The third thing is the timeline for the vote counting and vote declaration. If preliminary vote results are anything to go by, which was a month’s gap, then it leaves a huge vacuum between the Election Day to the day the results are disclosed to the public. I am not exactly asking for the results that very night but a timeframe that is not more than one week. I believe a tally is done at the polling station itself in most cases and then the ballots shipped to Dhasa, so it is not like it is something totally unfeasible. Besides, there are constant leaks coming out from most of the polling stations, leading to too many speculations already. If VOA or RFA could report the initial result as they are come in from different polling stations and analysts give their thoughts on how it will pan out and what different scenarios could occur and what needs to happen for one candidate to triumph over the over etc, it could make for a very engaging experience for all concerned. I could envision a whole show based simply on predictions and bar charts and discussion of raw numbers. I know touch screen maps and expandable screens are out of our reach at the moment but I think you can pretty much guess where I am going with this. I don’t know if this is practiced yet and I am leaning towards NO, we need representatives of the candidates themselves to witness the vote counting and make sure there are no untoward activities being perpetuated at particular localities. I personally don’t know who is handling the vote count right now and what sort of affiliations they might harbor. That way it will leave less room for controversy later on.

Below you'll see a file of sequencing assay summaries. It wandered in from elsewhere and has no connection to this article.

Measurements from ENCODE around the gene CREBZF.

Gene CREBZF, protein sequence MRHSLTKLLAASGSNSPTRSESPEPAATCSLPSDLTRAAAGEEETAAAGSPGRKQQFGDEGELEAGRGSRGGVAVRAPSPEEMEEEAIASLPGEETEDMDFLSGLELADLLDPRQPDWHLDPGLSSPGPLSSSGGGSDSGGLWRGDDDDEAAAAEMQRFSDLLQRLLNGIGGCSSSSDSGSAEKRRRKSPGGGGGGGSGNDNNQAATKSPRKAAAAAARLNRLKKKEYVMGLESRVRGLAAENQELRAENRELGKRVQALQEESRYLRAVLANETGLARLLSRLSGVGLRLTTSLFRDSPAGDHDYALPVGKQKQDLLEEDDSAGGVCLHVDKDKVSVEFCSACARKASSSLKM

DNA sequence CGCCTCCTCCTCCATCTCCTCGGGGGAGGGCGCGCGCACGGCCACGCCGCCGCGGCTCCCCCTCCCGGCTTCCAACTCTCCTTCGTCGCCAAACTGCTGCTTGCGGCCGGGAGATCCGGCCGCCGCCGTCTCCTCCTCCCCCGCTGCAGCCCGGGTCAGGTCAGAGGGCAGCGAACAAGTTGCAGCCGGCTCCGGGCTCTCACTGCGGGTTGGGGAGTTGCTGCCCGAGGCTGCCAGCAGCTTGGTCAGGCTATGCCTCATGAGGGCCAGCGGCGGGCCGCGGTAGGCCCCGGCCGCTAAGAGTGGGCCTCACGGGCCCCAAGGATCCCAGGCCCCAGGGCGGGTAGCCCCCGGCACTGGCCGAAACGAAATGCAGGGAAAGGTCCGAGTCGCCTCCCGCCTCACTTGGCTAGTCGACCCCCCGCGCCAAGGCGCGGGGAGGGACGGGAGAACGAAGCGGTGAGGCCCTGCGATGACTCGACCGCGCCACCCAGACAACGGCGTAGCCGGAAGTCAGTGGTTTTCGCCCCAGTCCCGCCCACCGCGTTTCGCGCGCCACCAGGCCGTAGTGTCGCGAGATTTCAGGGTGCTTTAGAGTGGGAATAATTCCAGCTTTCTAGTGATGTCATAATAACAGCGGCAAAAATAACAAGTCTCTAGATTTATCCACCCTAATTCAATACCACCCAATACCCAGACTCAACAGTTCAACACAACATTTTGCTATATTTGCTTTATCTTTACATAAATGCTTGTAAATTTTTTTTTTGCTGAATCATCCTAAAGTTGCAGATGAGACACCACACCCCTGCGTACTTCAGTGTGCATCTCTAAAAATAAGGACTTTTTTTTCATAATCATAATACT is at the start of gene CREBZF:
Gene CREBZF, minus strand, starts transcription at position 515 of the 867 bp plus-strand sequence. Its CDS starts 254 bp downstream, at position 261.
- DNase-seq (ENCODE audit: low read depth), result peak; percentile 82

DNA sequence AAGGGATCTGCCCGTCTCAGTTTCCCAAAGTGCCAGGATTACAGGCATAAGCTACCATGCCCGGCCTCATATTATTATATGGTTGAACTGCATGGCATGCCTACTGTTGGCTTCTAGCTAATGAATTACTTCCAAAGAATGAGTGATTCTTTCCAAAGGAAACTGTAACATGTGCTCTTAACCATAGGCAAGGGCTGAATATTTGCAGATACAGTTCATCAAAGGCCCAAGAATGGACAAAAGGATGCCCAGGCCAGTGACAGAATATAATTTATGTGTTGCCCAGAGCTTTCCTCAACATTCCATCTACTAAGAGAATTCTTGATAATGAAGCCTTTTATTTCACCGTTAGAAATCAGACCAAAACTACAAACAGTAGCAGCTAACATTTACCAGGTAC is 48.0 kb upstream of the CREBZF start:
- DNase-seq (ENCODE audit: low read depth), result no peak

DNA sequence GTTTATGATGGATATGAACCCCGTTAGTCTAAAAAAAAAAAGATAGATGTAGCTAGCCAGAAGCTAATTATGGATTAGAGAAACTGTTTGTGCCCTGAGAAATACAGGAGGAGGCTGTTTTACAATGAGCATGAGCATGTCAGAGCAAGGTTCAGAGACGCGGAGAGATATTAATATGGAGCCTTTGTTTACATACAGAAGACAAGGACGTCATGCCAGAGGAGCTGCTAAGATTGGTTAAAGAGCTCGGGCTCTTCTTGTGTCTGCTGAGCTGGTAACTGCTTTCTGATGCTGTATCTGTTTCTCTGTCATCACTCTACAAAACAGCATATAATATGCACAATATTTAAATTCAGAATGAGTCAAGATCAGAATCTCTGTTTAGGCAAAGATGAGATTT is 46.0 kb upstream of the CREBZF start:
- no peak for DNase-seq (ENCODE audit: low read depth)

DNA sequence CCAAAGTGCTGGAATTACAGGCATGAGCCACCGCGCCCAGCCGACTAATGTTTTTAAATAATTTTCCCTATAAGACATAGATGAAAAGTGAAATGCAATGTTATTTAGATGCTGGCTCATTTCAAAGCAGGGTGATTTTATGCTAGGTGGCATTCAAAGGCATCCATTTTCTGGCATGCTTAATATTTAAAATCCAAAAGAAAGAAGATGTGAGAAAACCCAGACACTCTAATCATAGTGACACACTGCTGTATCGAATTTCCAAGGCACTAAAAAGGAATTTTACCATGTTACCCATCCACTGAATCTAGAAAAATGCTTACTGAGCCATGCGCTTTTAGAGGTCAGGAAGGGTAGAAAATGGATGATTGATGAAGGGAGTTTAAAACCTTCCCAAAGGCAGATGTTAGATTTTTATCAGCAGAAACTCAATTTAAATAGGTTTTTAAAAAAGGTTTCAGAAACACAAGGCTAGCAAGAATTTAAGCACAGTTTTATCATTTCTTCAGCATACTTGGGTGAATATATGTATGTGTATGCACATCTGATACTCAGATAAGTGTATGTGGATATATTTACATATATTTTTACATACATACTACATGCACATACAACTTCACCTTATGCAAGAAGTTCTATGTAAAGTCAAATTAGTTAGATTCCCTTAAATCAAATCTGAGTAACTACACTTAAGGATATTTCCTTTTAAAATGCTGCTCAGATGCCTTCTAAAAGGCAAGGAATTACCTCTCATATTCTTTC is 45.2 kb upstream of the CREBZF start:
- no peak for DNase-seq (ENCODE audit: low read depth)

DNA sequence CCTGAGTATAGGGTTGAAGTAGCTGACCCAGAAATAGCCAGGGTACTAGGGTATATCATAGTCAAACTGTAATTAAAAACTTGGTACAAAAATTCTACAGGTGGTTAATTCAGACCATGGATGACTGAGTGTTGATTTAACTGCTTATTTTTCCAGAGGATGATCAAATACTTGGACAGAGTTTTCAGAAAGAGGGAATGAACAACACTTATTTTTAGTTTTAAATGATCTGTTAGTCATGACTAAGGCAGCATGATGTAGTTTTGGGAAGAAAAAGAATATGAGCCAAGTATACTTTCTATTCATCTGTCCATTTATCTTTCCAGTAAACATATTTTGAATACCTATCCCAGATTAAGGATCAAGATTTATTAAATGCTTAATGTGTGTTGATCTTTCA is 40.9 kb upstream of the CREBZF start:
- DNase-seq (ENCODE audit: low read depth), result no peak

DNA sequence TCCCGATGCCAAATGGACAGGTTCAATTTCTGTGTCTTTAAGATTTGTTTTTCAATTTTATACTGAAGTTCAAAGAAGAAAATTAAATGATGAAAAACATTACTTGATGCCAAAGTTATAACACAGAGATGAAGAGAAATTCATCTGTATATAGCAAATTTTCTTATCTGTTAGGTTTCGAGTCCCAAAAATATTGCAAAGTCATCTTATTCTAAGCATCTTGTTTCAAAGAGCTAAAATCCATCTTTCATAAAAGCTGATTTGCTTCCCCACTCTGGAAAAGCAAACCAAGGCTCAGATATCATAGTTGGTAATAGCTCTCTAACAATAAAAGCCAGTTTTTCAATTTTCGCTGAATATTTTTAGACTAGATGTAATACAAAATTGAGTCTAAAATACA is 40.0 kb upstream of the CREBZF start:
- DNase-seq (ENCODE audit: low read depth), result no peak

The fourth is the number of candidates allowed in the final election. This is nothing against any one candidate and also it can’t said to be without precedent either as we have observed it in the US elections too. Oh, before I forget, if you have been wondering, the role of Ross Perot in this election has been played by Kungo Tashi Wangdi la as I sort of predicted in an earlier piece. Well, not exactly by name but the gist was the same as the margin of votes between the top two candidates and rest was enormous as to be practically a non-starter for any serious chance for winning the election. Be that as it may, coming back to the topic at hand, I wasn’t aware of it initially but few people voiced their concern to me that if a candidate doesn’t win by majority votes, it will somehow weaken the post itself. I believe they were echoing H.H’s initial hope during the first Katri election that it would be highly desirable and beneficial if the elected person wins by huge margin. Don’t get me wrong, I am not saying it is against the law or what have you because I know there are some people out there who are dying to take words out of context and run with it.